Signal phrases introduce the ideas you want to use from another source. These ideas can be the actual words which you take from the original text (a quotation) or a restatement of these ideas in your own words (a paraphraseSee the glossary definition ). Signal words can be very simple (states that …, writes that …). They can also indicate your opinion about the writer’s ideas (argues convincingly that …). You, at least, were convinced by the writer; other readers might be less persuaded.
Here is an example:
Freebody and Anderson suggest that "cohesion, in the specific sense of linguistic ties, simply is not very important in reading" (1983 p91).
"suggest that" is a typical signal phrase. A signal phrase introduces an idea (or a proposition, argument, rebuttal etc.) which the writer found during her research. In this case we have a quotation. These are the exact words found in that particular article in that journal indicated in the citationWhere did you get this information? See the glossary definition and which you can find in the bibliographySee the glossary definition .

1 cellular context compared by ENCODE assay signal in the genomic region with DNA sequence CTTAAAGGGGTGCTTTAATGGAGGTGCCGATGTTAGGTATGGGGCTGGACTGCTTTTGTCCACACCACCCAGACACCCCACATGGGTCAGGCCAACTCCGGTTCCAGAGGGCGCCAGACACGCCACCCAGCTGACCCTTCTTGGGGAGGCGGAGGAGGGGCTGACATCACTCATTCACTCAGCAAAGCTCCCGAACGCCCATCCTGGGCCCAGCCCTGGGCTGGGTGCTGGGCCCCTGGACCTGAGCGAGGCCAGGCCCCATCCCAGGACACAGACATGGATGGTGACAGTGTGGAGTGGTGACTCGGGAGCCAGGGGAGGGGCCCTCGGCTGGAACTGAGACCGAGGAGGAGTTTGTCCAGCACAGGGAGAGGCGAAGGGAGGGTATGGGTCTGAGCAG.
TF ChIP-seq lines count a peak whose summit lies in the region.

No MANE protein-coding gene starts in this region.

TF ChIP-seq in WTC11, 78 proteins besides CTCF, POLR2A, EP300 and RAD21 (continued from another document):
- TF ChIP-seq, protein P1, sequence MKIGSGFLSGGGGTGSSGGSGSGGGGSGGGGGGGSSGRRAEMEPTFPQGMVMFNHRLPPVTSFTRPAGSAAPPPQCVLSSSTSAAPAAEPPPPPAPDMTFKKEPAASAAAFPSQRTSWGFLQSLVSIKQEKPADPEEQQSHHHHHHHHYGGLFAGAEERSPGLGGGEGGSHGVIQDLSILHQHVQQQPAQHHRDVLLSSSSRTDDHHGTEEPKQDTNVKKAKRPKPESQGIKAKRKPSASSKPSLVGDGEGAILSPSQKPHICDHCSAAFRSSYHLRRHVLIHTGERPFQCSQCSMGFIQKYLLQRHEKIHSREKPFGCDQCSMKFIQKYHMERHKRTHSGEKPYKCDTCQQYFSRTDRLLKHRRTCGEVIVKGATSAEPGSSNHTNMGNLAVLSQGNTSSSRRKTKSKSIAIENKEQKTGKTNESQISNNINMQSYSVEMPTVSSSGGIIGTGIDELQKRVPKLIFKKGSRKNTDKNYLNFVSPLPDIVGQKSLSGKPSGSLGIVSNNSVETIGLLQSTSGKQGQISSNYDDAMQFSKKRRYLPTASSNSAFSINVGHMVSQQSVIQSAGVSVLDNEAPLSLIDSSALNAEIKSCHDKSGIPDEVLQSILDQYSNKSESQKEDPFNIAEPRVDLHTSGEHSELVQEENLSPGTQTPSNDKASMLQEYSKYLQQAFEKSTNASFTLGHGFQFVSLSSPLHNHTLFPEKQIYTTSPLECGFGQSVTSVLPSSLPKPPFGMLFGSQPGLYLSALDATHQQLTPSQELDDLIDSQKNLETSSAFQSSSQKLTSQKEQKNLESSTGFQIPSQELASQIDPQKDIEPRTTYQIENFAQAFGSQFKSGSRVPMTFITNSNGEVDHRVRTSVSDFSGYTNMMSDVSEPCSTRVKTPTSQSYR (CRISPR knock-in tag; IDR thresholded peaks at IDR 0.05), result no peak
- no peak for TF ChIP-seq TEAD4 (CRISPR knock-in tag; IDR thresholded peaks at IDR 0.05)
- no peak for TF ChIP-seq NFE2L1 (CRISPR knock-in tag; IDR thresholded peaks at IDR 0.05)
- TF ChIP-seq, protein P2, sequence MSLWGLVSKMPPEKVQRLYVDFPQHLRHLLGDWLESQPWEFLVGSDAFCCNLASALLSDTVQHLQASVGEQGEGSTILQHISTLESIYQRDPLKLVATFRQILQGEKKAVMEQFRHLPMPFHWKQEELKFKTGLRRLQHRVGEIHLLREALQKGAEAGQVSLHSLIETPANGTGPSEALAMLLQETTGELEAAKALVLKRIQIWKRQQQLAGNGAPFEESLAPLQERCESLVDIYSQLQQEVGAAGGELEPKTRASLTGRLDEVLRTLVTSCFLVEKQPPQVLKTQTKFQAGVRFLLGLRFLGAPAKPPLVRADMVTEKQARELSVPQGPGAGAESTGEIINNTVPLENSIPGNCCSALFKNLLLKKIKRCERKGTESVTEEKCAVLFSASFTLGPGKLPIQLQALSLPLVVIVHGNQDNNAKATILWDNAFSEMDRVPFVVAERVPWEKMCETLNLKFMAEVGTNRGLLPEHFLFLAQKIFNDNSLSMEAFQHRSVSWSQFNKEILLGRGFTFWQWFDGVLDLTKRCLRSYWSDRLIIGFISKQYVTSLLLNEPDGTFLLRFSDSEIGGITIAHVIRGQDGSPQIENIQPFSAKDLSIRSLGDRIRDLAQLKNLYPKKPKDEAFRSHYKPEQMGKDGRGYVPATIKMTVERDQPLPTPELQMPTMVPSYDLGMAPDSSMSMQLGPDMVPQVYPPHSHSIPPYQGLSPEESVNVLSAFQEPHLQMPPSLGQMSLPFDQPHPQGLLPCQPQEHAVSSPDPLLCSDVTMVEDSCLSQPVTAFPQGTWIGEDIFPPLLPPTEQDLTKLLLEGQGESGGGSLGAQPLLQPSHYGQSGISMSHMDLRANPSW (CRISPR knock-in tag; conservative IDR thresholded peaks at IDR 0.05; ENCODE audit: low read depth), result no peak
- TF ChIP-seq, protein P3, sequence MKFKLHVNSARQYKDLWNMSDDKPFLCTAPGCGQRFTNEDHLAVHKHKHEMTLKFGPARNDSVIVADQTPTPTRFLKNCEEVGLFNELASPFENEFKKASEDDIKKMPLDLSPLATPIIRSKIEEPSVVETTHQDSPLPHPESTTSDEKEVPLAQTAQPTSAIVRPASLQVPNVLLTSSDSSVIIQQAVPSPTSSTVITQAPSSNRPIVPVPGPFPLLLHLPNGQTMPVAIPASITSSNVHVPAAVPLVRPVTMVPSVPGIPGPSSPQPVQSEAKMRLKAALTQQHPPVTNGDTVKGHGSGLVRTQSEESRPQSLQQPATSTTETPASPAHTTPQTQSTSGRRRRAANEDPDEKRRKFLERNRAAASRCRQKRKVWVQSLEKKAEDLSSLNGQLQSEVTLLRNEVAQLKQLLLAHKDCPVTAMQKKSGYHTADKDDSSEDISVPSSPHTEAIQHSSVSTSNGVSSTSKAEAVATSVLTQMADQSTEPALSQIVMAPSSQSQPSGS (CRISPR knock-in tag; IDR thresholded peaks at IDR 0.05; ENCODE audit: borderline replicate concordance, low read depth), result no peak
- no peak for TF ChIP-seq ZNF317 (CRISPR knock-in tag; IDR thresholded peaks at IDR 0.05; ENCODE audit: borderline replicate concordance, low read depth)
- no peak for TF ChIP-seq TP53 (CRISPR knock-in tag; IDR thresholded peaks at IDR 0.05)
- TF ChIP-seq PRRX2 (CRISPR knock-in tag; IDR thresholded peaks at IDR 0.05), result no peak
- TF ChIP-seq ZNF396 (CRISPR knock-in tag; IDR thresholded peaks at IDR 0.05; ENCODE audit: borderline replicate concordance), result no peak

The word "suggest" was chosen by the writer who found this quotation during her research. She could have used other words (claim, state, argue ....). But you should choose your signal words carefully; they can give clues about the information presented in the quotation, information about the writer's stanceSee the glossary definition , and clues to your attitude to the information in the quotation.
We could also rewrite this in the form of a paraphraseSee the glossary definition . For example: Freebody and Anderson (1983 p91) suggest that, as far as linguistic ties are concerned, cohesion is not of much importance in reading.
The signal phrase makes it clear that the comment about cohesion in reading belongs to the writers Freebody and Anderson.
There are many verbs which can be used in signal phrases but there is a limited set in common use. These are the ones you are most likely to see (or need to use):
acknowledge, add, admit, affirm, agree, argue, assert, claim, comment, conclude, concur, confirm, declare, demonstrate, deny, emphasize, explain, find, hold, hypothesise, imply, indicate, insist, maintain, mention, note, observe, point out, predict, propose, reason, reflect, remark, reply, report, respond, reveal, say, show, state, suggest, theorise, understand, verify, write
You can see how signal phrases are used in real textsGo to the Examples of signal phrases in authentic texts page, do a practice exerciseGo to the Practice your understanding of citation terminology page, and test your understanding of the terminology of citingGo to the Test your understanding of citation terminology page.